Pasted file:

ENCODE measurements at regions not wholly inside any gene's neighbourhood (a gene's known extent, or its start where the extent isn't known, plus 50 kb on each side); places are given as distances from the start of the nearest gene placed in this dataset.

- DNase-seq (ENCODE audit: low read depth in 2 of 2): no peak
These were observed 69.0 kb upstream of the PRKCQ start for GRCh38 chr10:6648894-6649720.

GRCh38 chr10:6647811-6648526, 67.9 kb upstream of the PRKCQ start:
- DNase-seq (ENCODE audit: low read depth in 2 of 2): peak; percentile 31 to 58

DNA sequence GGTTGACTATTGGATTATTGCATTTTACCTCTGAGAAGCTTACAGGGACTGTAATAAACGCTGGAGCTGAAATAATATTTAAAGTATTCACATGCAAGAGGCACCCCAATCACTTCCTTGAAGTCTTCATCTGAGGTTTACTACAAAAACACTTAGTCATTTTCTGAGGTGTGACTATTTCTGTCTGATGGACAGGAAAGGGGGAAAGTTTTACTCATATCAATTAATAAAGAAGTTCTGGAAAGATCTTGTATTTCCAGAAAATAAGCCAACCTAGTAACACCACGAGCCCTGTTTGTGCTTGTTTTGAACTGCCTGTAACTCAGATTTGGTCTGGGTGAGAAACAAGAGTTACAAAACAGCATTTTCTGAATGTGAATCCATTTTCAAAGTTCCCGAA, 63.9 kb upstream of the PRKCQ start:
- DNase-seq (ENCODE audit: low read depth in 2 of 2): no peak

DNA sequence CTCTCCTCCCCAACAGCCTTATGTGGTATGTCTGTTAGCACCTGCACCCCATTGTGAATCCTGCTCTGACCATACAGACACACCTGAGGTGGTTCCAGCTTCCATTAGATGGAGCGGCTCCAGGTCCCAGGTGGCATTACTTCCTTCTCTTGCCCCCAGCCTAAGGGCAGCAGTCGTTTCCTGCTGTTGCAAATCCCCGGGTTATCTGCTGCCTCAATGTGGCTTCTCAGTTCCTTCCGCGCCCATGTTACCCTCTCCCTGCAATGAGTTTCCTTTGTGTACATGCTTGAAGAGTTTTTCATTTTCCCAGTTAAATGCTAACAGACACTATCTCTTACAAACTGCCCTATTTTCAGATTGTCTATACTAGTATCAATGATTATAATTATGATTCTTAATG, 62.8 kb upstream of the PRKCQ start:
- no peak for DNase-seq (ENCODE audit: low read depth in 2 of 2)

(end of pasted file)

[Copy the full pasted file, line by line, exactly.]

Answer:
ENCODE measurements at regions not wholly inside any gene's neighbourhood (a gene's known extent, or its start where the extent isn't known, plus 50 kb on each side); places are given as distances from the start of the nearest gene placed in this dataset.

- DNase-seq (ENCODE audit: low read depth in 2 of 2): no peak
These were observed 69.0 kb upstream of the PRKCQ start for GRCh38 chr10:6648894-6649720.

GRCh38 chr10:6647811-6648526, 67.9 kb upstream of the PRKCQ start:
- DNase-seq (ENCODE audit: low read depth in 2 of 2): peak; percentile 31 to 58

DNA sequence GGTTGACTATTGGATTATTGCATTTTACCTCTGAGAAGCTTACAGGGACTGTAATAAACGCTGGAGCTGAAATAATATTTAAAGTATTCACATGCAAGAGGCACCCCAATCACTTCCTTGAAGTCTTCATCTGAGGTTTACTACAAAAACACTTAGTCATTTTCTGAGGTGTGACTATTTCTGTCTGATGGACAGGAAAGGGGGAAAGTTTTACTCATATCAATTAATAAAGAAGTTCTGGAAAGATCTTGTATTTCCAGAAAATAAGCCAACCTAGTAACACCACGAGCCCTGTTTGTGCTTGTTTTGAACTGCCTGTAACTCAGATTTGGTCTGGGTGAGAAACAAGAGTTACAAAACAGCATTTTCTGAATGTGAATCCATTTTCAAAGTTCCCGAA, 63.9 kb upstream of the PRKCQ start:
- DNase-seq (ENCODE audit: low read depth in 2 of 2): no peak

DNA sequence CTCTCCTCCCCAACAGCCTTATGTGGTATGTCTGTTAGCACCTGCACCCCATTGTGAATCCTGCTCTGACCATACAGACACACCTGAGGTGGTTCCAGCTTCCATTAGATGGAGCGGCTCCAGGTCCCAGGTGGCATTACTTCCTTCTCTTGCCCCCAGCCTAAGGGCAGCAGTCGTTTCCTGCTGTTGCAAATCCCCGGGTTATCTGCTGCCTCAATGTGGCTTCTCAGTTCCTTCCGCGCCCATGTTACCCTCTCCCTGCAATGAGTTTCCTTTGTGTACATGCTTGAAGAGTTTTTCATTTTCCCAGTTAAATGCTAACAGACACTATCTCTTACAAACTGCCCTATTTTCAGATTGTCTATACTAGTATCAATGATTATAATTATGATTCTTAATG, 62.8 kb upstream of the PRKCQ start:
- no peak for DNase-seq (ENCODE audit: low read depth in 2 of 2)